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Unfiltered unpasteurized beers?

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What brands? Where to find them online? Where to find them locally? Where to find them nationally? What styles are good? What should I be looking for

I live in the DC area

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  1. Bell's Oberon is a popular example.

    3 Replies
    1. re: jtpeters

      Most Bell's is unfiltered I believe. And available in DC. I had 2 hearted on cask at Regional Food and Drink. Unbelievable.

      1. re: tboom29

        Wow, I am jealous. I love that beer.

        1. re: Josh

          It's nice to have some really great beers in former wastelands. I recall 25 years ago when it was not easy at all to find more than a handful of interesting beers in the east. I'd read about the great breweries starting up in the west, and dream of the day.

    2. Most microbrews and craft beers are unpasteurized, but many are filtered. Without there being a statement on the bottle or contacting each individual brewery to find out, there is no way to tell. Even bottle conditioned beers are no guarantee that they haven't been filtered at some point. Any style could be good depending on your preference and the brewery that makes it.

      I understand the need to avoid pasteurized beers, but not unfiltered. Is there a specific reason you are looking for these types of beer? If its for flavor reasons, go to a good local beer store or beer bar and start experimenting with breweries/brands you have never heard of.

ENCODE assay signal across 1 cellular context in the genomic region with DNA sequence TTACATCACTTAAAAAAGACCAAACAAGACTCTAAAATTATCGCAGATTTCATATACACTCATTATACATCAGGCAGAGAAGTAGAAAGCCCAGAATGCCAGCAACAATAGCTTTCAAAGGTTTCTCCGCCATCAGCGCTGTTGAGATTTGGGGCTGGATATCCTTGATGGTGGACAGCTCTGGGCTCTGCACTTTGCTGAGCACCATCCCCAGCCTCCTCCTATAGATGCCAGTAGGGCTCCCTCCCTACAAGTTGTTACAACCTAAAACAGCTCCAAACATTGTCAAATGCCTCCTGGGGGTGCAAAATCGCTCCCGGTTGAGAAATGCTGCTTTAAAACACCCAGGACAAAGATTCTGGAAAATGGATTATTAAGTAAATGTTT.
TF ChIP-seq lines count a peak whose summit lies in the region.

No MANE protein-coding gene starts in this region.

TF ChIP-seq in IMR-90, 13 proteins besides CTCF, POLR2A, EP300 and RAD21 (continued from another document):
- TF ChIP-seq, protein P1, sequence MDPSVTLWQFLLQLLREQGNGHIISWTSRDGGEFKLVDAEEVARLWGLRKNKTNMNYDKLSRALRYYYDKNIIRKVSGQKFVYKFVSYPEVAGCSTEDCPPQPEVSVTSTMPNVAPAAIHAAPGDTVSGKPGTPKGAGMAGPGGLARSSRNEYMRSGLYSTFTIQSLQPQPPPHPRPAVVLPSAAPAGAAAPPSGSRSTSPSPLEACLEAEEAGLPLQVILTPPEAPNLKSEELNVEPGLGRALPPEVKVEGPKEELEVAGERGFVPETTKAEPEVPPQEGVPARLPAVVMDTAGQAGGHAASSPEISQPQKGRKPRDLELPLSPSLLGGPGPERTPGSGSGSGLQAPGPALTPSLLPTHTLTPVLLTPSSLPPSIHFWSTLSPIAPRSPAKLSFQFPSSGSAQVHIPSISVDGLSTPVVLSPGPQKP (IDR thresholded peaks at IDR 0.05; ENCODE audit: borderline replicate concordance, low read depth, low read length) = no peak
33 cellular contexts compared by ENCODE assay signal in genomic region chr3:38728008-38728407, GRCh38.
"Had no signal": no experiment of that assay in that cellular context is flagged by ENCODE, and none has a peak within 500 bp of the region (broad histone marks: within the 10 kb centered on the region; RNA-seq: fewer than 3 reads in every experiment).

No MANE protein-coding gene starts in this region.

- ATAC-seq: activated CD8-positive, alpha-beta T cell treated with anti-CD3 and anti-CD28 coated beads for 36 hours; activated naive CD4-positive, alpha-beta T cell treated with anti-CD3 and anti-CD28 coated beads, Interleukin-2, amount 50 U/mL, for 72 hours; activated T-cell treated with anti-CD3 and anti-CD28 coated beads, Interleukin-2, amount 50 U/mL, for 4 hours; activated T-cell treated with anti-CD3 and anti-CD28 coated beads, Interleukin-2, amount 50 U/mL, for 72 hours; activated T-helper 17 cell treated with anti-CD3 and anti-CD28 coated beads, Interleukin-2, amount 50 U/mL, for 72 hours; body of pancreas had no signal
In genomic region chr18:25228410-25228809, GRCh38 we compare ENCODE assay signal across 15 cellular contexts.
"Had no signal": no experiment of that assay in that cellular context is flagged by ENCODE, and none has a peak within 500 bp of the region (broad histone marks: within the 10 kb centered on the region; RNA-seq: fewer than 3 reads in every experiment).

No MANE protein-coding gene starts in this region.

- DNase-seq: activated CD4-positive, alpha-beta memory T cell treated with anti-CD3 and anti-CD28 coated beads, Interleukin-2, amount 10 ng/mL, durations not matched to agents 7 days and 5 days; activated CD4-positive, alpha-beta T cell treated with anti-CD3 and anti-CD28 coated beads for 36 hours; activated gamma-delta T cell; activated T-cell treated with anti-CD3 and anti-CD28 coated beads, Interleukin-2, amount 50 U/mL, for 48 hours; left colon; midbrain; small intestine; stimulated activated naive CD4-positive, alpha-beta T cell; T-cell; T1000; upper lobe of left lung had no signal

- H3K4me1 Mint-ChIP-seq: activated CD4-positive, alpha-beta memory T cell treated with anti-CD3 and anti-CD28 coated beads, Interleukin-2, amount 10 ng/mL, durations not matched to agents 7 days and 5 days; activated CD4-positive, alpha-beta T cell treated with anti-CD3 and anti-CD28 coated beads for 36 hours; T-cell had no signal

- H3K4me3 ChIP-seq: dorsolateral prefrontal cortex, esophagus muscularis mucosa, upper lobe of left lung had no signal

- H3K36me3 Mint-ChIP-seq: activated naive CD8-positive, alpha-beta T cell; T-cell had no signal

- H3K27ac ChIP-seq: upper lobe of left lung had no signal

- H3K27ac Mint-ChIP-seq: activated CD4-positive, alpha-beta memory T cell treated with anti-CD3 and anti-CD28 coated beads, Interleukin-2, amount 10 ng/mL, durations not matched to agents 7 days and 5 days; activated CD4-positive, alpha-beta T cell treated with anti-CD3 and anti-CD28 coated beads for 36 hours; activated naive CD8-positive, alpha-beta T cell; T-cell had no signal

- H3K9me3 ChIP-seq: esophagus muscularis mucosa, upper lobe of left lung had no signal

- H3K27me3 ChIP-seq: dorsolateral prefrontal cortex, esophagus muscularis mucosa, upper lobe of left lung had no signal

3 Replies
      1. re: LStaff

        There's definitely flavor, but I also feel like there are health benefits that are missing when the beer is filtered. Also, there's just me simply wanting to experiment and break outside the usual Coors and Millers and appreciate the true quality of beer.

        1. re: takadi

          Even though many craft beers are filtered, they are usually not filtered to the extent that US industrial lagers are, thus leaving behind much of its flavor - and I'm sure whatever health benefits there is to be had. If you have ever seen the huge in-line plate filters that Coors uses, there is no wonder all flavor has been stripped out.

          1. re: LStaff

            Just to piggyback off of LStaff's post a bit- there are different levels of filtration. In general, draft beer from your local micro will probably not be given the sterile filtration that the bottled version will have (though it's the same beer), so it's a better option for you. Better still will be a brew pub that doesn't filter at all, or Cask Conditioned Ale (I am using the term 'better' here in the context of your original request.) So, yeah, I'd recommend hitting up some beer bars and/or brewpubs and start experimenting- it'll work for you on a number of levels, mostly because fresh beer almost always is the best way to enjoy it, but also because chances are you will run into other beer folk and pick up some local tips from them.

      2. Now that the weather's warming up, try some hefeweizen. Most will be unfiltered. Harpoon makes a really nice "UFO" (UnFiltered Offering) hefeweizen. I find weissbier too sweet, but some of the hefes are really nice, when not overly citric. The Harpoon is probably my favorite; a very tasty beer:
        http://www.harpoonbrewery.com/index.c...

        2 Replies
        1. re: franksnbeans

          Can you find bottles of it at your local retail beer shop?

          1. re: takadi

            Absolutely. Great on tap, but equally good in bottles. Harpoon has decent distribution, though I suppose it depends where you are.

        2. If you're in DC, I'd recommend Dogfish Head Brewery in Bethesda, Hook and Ladder from Silver Spring, and Gordon Biersch in DC. Dogfish Head is truly amazing. Also look for Clipper City, Fordham's, and Flying Dog now that it's made in Frederick. Prosit!

          1 Reply
          1. re: tbonetodd

            I love dogfish head. I bought some of their raison detre, absolutely delicious. I'm assuming they only have the unfiltered unpasteurized stuff at the brewery though right?